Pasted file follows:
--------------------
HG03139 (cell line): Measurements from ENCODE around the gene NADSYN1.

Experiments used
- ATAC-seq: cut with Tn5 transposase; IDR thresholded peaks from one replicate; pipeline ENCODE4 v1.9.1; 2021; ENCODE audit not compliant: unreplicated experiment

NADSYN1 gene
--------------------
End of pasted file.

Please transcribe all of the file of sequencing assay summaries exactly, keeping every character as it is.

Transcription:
HG03139 (cell line): Measurements from ENCODE around the gene NADSYN1.

Experiments used
- ATAC-seq: cut with Tn5 transposase; IDR thresholded peaks from one replicate; pipeline ENCODE4 v1.9.1; 2021; ENCODE audit not compliant: unreplicated experiment

NADSYN1 gene